Little League games are (at least in theory) all fun and, well, games. There’s not much cuter than a bunch of kids running around a field attempting to play baseball with varying degrees of success. But as a parent, sometimes it can be hard to remember that Little League isn’t the beginning of every child’s brilliant professional sports career. That’s why one town created this amazing sign.
Sign on Little League ball field in Wisconsin. Should be required on every youth baseball fence. pic.twitter.com/wrGcHUG7Rg
— Darren Rovell (@darrenrovell) April 24, 2017
The signs actually aren’t new, but they’ve been getting international attention since ESPN reporter Darren Rovell tweeted a picture of one earlier this week. The sign offers parents who might get a little too fired up a quick reminder that appropriate behavior is required on and off the field—by children and parents alike.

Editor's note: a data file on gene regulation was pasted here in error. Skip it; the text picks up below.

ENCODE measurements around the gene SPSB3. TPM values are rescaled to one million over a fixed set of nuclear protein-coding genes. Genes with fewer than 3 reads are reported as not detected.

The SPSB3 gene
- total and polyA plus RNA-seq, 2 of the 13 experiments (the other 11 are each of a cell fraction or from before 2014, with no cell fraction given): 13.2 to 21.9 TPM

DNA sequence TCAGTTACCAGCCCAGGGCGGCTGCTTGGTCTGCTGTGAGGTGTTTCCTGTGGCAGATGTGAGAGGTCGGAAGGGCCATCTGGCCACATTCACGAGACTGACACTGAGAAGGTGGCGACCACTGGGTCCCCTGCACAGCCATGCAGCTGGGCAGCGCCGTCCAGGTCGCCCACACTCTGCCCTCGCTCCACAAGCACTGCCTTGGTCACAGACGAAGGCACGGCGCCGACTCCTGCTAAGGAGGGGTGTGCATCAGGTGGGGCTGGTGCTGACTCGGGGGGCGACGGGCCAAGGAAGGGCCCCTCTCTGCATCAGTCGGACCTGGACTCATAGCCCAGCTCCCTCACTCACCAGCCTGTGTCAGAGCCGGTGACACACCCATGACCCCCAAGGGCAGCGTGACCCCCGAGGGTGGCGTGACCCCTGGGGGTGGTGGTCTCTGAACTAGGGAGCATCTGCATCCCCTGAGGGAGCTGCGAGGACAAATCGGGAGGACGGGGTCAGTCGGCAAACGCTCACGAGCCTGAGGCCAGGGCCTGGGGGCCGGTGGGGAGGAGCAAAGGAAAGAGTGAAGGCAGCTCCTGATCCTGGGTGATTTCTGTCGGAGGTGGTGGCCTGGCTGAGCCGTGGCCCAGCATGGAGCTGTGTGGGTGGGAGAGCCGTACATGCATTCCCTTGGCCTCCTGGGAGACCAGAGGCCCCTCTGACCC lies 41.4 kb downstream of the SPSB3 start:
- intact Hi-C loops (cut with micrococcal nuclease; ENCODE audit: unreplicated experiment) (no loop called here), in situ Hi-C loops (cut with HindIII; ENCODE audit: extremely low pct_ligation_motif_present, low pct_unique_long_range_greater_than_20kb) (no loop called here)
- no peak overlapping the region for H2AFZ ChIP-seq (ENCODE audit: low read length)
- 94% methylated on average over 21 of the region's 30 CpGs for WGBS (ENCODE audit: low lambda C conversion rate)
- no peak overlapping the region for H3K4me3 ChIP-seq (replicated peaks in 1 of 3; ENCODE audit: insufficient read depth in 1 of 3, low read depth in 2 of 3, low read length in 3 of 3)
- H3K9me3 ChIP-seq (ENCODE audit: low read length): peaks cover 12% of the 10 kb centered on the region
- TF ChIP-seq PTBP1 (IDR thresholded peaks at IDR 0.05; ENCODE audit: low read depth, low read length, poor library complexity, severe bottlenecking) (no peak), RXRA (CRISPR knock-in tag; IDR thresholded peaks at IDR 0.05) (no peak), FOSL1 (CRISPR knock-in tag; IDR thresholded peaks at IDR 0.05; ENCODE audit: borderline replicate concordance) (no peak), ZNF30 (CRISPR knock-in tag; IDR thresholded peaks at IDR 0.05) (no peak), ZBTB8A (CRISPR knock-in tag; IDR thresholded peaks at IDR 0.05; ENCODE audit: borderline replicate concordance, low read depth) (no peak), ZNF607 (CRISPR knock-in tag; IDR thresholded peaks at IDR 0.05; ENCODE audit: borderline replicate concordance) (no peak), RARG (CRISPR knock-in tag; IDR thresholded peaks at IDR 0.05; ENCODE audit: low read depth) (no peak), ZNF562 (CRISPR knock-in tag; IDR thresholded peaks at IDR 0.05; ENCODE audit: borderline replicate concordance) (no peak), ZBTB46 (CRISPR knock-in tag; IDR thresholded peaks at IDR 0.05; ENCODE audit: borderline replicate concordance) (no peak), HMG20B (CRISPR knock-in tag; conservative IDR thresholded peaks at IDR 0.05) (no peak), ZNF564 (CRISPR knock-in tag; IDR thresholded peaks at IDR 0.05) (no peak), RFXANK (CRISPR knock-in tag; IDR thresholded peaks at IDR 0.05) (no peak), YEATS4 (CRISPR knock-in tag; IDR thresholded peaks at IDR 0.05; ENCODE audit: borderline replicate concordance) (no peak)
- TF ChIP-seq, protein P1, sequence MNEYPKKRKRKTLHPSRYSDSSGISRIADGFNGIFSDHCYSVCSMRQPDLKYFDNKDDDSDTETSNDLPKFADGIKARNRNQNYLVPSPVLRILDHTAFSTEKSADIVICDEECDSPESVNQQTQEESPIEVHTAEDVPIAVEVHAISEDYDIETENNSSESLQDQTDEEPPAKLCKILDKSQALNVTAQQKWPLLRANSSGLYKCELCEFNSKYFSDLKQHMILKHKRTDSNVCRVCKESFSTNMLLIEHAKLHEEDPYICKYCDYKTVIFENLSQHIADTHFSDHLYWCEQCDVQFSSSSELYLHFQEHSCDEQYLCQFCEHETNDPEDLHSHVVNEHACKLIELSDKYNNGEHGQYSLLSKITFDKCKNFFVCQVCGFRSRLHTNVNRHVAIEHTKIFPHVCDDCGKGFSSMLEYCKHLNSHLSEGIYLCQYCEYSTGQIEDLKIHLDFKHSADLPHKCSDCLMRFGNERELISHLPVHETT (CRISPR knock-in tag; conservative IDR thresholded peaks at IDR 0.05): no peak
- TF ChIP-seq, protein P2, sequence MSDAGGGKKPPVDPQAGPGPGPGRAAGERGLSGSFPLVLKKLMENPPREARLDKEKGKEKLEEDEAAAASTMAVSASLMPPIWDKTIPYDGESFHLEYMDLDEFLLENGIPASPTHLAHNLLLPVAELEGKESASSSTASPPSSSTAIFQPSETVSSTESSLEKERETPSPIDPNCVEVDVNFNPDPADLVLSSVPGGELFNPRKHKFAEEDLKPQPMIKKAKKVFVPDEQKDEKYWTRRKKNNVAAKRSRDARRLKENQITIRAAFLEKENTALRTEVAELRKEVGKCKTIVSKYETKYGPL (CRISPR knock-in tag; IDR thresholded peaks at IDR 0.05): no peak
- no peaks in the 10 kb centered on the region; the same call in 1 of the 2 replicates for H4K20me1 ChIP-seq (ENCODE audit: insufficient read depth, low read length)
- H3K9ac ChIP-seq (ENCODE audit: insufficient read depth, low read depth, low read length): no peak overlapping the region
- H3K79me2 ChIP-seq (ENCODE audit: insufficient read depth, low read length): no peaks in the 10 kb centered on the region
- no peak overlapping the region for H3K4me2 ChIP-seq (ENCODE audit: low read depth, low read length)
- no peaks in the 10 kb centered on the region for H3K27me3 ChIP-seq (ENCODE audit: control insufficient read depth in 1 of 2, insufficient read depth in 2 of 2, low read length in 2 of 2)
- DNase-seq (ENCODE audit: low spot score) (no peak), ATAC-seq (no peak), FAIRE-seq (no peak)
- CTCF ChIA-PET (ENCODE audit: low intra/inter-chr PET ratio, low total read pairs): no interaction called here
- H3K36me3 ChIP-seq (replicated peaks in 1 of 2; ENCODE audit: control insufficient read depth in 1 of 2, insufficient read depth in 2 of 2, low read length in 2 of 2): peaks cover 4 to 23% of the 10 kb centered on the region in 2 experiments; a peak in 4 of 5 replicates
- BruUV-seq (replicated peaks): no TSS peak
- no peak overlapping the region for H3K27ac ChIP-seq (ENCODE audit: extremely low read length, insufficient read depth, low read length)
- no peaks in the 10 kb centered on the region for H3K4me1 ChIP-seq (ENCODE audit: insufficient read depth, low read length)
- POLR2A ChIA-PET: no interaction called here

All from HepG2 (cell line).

“Each year, there were parents who would lose control during games, yelling at umpires, at coaches, at other parents and even at children playing the game,” Glendale Little League president and Milwaukee Journal Sentinel reporter John Diedrich wrote in an article published in USA Today. “The sign was our attempt to tamp down that vocal minority of parents who take the outcome of a youth baseball game too seriously.”
The sign is a good, light-hearted reminder for spectators at Little League games. And parents are appreciative of it, too.
“I’m kind of surprised it’s gone viral,” parent Chad Roulette told WTAE Pittsburgh. “It’s just a good idea to remind parents and players, everybody involved that no one’s really going pro here. It’s about values.”
The Positive Coaching Alliance (PCA), an organization that seeks to shine a spotlight on character development in young athletes also weighed in.
“The Glendale Little League sign is a great reminder to parents and all other spectators to keep youth sports in perspective,” PCA spokesman David Jacobson said.
I think we can all agree–fewer screaming parents at children’s sporting events can only be a good thing. Unless they’re screaming with delight over a home run. In that case, carry on, mom and dad!